Wednesday, October 31, 2012

No, not yet

A river of moisture flows into the
PNW from the tropics
Tho it is not of hurricane Sandy proportions, we here in Seattle have been experiencing a virtual deluge for the past two days.  In just a few days, we have made up for all the missing moisture that our record dry summer and fall shorted us. 

As a test of the sealing of Eolian's mast at the partners, it is excellent.  Sadly, it shows that tho I have significantly decreased the incoming water, I have not found all the problems yet.

So now I have to wait for the rains to stop (again) before I can explore more alternatives.

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Monday, October 29, 2012

The Bounty is gone

Sunday nite, the tall ship Bounty sank in hurricane-whipped seas about 90 miles off Cape Hatteras.  Fourteen of the sixteen people aboard have been rescued.  Apparently 13 of the crew had made it to life rafts when the remaining 3 were washed off the deck.  One of those three made it to a life raft.  Reportedly all of the crew had donned survival suits with strobes, so there is still hope for the missing two crew members.  The search continues, but in the very difficult conditions created by hurricane Sandy.

Our prayers go out to the crew of Bounty and their families - especially to the families of the two missing crew.  But a nagging question remains...  with today's weather predictions and weather information, why did the Captain of the Bounty put her off of the "Graveyard of the Atlantic" in a hurricane?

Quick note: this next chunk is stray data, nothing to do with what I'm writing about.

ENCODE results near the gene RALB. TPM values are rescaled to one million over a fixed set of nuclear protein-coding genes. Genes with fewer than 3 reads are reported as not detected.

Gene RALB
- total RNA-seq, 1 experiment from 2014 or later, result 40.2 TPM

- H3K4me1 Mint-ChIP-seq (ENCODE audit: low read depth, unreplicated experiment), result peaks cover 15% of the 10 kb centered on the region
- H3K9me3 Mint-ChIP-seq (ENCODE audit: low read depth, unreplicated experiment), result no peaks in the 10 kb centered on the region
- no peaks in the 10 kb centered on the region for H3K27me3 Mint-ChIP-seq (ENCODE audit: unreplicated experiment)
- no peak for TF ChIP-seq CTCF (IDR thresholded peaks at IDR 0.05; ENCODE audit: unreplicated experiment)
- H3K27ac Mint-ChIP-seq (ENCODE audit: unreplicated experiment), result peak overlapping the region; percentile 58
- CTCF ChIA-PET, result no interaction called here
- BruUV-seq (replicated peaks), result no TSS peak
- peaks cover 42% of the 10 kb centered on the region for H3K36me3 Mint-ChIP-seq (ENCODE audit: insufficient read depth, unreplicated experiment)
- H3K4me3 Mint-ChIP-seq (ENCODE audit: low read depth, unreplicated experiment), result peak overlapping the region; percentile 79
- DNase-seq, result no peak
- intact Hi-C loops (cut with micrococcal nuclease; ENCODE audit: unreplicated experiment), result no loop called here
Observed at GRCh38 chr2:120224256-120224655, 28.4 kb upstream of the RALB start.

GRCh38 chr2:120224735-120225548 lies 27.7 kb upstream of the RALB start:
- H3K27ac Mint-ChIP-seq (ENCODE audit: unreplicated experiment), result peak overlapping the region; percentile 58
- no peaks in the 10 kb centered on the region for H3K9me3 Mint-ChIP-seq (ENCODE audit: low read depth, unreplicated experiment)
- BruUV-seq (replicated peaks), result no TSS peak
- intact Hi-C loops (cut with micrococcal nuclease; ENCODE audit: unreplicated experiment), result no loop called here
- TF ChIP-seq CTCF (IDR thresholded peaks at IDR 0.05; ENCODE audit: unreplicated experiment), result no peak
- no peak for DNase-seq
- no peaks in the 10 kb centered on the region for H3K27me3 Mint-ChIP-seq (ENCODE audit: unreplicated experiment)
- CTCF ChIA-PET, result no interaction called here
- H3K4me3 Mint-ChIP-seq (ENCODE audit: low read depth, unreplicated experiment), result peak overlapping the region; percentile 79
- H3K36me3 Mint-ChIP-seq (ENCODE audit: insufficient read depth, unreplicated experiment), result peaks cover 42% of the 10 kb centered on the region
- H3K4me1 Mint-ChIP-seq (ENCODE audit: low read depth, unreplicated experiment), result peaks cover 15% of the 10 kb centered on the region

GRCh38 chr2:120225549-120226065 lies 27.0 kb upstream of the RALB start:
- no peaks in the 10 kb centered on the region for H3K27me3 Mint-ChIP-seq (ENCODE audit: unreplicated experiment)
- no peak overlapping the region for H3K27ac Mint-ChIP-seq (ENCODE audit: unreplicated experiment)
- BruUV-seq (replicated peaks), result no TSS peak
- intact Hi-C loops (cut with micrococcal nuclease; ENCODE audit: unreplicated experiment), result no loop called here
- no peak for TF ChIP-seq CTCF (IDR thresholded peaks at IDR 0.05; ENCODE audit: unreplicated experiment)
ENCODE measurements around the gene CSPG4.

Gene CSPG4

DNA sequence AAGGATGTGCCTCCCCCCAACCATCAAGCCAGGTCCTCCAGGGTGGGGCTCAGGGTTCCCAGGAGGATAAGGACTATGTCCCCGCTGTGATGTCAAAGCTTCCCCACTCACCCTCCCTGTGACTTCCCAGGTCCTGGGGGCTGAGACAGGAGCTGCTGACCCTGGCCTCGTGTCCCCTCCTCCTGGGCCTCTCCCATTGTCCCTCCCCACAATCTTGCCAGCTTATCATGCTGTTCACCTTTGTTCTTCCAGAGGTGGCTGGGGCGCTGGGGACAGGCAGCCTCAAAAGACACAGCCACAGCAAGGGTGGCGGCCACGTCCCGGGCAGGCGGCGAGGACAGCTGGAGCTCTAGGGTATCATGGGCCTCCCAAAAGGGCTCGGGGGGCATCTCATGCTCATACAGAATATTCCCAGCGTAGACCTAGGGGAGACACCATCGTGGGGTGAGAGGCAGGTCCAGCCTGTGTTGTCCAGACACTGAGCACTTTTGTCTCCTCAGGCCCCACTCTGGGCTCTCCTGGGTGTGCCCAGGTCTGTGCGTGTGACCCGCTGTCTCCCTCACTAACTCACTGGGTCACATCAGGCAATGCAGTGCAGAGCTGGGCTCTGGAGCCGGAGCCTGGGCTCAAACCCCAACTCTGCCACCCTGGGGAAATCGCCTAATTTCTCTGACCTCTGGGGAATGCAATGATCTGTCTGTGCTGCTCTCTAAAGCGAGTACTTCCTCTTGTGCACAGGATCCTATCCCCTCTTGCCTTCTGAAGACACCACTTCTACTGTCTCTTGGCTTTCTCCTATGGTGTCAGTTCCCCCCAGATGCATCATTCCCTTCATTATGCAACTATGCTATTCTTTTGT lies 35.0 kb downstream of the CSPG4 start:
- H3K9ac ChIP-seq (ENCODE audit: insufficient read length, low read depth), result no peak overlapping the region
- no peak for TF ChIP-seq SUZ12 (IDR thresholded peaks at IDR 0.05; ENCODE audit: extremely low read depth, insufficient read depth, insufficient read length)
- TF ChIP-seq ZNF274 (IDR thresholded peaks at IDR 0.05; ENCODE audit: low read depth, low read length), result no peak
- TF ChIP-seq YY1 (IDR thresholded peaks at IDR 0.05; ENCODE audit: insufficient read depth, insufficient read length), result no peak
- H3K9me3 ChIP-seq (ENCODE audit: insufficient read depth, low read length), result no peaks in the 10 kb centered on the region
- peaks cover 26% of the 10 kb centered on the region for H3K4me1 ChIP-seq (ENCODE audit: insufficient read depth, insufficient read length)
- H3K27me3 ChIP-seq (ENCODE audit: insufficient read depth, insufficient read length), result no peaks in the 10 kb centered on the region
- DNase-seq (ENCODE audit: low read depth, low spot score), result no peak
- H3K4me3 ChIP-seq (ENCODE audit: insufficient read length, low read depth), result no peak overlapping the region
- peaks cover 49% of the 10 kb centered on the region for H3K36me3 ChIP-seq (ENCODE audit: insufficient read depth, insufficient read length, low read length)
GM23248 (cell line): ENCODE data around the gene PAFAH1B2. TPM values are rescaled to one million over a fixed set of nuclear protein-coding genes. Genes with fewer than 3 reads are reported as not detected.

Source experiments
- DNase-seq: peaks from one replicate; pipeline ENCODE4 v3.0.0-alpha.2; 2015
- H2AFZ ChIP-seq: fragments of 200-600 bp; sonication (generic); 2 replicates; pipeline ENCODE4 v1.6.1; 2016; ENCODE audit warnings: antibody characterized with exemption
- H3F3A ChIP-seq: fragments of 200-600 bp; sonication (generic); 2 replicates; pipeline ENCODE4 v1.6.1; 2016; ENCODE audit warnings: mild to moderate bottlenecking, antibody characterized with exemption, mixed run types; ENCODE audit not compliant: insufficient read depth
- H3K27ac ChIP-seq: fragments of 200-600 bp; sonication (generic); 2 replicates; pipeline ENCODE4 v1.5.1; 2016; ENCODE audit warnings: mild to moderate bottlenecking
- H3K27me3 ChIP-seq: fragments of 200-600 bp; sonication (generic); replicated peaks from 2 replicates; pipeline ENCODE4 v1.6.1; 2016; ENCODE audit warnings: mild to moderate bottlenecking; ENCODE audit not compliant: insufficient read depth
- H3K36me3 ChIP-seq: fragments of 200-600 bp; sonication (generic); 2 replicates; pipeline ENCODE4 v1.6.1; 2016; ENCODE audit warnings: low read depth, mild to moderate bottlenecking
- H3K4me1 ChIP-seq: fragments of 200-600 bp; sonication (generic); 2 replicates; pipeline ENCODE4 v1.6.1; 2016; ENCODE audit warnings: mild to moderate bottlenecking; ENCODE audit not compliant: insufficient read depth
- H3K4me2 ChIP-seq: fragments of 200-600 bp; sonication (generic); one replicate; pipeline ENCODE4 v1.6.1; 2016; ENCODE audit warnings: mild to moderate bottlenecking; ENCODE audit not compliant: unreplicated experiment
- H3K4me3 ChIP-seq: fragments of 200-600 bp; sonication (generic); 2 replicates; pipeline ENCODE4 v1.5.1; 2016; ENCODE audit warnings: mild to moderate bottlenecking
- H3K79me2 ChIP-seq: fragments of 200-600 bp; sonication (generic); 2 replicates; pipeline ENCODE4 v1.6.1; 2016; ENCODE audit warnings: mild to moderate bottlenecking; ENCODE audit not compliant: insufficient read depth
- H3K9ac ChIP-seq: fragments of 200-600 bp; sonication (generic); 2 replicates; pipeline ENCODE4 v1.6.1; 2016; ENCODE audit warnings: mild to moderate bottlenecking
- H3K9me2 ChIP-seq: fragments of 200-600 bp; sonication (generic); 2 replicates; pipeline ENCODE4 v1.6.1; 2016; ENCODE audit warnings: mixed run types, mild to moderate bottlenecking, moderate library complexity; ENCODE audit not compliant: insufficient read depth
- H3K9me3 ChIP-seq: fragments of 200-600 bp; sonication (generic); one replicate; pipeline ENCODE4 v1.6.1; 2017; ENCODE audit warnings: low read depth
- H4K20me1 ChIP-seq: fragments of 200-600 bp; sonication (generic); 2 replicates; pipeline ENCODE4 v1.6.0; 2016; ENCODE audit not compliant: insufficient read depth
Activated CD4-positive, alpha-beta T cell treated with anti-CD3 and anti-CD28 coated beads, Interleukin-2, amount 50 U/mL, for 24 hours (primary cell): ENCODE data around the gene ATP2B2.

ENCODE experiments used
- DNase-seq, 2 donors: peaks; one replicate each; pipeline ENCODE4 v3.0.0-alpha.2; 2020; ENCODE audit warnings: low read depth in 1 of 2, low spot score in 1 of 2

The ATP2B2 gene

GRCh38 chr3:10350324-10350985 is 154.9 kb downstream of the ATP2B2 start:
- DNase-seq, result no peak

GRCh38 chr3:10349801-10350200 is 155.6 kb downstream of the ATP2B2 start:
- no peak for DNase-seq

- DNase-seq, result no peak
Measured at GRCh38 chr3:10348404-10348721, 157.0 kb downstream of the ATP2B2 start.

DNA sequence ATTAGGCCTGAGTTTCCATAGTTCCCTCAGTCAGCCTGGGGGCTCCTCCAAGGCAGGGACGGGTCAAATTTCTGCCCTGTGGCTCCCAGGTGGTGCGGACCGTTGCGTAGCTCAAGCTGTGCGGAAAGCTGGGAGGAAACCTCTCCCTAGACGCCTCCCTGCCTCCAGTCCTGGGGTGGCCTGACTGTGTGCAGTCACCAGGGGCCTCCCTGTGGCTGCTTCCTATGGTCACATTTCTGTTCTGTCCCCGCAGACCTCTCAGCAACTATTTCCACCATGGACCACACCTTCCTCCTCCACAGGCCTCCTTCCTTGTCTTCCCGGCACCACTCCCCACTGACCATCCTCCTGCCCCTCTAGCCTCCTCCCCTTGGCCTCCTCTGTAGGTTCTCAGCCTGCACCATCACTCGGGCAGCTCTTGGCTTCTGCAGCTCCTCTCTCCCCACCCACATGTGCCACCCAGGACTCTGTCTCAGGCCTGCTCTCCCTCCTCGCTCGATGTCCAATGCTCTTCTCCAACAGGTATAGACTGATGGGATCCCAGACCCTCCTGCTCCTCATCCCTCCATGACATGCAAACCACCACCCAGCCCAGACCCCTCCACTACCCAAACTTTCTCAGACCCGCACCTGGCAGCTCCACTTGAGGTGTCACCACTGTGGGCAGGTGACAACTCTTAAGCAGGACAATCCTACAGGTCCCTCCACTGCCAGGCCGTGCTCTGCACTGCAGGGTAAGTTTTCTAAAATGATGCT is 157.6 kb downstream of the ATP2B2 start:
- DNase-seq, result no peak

Bounty appeared in several motion pictures, including the original "Mutiny on the Bounty" starring Marlon Brando.


Friday, October 26, 2012

Heat pump installation: final step

No job is done until the documentation is done, right? The final step in the project, long overdue: a proper label on the power panel for the heat pump...

It doesn't quite match the style of the Marinetics labels, but Marinetics didn't have one with the right legend, and in any case I think they may now be out of business.  It is a whole lot more professional-looking than the Dymo label I had temporarily applied.

By the way, did you know that you can buy Blue Sea labels individually?  For $1?  And that you can even get custom labels made?  Check it out here.


Wednesday, October 24, 2012

Low & slow

Smoking meat is all about 'low & slow' - cooking at a low temperature for a long time.   You can kind of think of it as roasting meat at 225° - 275° in a smoky atmosphere.   It's not a process that is for the impatient.  And also like sailing, the journey to smoky goodness is a part of the enjoyment.  (There - I worked in a sailing reference, making this a legitimate post for this blog.)

3 chickens on their way to a smoky Nirvana

For my birthday, I received a smoker.  No, let me rephrase that. For my birthday, I received permission to buy a smoker.  I chose the one above: an offset type.  This means that the firebox is in a separate chamber from the cooking meat, rather than being directly below the meat.  I like the design because of the separation of function, and because of the large cooking surface - 36" x 18".  However the large size means more external surface to keep hot, so this smoker burns more charcoal than the more compact smokers, tho I'm not sure that would be true on a per-pound-of-meat basis if I always ran it with a full load.

And here is the result of the effort depicted above:  6 chicken halves, deliriously, deliciously smoky.  Done properly, the taste is smoky, not acrid.  And the flavor goes the whole depth of the meat; it's not just on the surface.  Have you ever been in the South and stopped at a roadside BBQ joint?  Yeah, that good.